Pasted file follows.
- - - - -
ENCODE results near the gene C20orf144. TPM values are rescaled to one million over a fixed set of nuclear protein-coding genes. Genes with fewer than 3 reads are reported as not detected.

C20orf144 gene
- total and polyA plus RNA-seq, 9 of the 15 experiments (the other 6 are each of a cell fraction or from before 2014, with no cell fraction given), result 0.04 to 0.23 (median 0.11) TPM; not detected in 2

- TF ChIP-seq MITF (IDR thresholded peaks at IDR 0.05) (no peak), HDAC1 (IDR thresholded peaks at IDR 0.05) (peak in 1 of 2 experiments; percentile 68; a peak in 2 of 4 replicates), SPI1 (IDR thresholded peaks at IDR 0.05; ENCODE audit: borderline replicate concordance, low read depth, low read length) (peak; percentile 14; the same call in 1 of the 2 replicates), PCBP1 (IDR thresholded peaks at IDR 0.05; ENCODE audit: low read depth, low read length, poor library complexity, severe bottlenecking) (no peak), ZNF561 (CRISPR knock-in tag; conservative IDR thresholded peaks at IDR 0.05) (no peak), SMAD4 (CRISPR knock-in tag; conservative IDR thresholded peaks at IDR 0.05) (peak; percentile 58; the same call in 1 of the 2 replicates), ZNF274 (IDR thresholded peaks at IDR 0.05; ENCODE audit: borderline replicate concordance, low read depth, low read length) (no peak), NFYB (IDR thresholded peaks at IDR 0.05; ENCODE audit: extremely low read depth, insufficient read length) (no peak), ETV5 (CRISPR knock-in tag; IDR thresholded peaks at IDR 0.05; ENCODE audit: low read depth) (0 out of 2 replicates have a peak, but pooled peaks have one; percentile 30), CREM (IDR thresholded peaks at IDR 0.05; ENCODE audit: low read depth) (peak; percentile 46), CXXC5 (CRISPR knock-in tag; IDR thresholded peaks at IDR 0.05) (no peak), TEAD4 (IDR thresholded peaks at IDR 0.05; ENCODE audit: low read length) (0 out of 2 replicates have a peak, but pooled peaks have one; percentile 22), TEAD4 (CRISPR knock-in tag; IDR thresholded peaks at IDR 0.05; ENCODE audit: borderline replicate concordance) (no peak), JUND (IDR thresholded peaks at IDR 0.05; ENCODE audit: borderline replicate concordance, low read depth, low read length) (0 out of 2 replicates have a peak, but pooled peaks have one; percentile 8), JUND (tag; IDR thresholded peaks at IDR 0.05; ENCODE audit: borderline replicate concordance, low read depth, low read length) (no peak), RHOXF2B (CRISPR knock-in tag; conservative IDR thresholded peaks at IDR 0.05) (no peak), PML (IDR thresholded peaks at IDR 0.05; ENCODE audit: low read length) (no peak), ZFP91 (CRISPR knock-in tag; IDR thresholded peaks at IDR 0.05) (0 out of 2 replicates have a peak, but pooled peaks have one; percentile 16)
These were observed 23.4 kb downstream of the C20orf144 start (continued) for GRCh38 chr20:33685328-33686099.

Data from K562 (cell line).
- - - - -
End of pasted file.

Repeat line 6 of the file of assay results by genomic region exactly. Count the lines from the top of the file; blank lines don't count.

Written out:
Data from K562 (cell line).